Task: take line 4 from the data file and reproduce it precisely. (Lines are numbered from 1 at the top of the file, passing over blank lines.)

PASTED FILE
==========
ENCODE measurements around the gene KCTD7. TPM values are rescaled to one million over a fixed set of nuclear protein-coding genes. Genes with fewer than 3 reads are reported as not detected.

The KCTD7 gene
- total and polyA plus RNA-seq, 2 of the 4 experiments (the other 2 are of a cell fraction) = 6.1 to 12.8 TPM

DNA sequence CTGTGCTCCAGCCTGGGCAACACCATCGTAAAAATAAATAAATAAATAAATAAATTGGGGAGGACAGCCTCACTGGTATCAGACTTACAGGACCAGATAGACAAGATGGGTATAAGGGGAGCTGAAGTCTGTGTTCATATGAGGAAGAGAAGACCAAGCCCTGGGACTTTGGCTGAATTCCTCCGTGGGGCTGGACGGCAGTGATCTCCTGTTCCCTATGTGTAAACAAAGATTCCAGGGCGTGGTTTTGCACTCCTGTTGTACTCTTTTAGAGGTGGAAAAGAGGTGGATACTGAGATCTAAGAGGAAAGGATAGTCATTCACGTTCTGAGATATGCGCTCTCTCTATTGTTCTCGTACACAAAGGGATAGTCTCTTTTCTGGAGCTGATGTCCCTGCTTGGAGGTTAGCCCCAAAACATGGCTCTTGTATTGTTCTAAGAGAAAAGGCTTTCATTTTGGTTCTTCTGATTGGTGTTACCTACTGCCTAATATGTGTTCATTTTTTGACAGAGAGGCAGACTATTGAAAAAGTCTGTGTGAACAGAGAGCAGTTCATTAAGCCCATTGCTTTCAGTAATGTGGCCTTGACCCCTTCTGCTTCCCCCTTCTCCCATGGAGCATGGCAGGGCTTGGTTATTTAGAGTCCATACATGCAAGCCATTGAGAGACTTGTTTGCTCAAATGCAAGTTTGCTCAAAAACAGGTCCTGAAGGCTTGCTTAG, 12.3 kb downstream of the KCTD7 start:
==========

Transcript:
DNA sequence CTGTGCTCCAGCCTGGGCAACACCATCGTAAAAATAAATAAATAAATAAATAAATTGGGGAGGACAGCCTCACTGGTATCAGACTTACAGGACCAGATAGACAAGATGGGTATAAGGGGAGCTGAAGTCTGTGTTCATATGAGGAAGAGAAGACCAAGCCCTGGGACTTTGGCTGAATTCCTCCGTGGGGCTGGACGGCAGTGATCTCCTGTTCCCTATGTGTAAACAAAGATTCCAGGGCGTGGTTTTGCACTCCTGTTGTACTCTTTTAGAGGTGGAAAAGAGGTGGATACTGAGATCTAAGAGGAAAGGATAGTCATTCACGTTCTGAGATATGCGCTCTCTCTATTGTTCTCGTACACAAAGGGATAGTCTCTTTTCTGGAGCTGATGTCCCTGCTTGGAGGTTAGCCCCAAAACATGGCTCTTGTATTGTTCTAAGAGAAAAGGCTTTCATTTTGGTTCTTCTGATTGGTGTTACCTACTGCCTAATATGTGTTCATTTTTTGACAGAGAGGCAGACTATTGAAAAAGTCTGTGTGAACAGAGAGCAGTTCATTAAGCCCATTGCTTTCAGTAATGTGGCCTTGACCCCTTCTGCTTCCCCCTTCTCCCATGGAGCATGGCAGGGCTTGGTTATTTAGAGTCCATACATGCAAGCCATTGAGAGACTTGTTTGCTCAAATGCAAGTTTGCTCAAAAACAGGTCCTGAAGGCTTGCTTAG, 12.3 kb downstream of the KCTD7 start: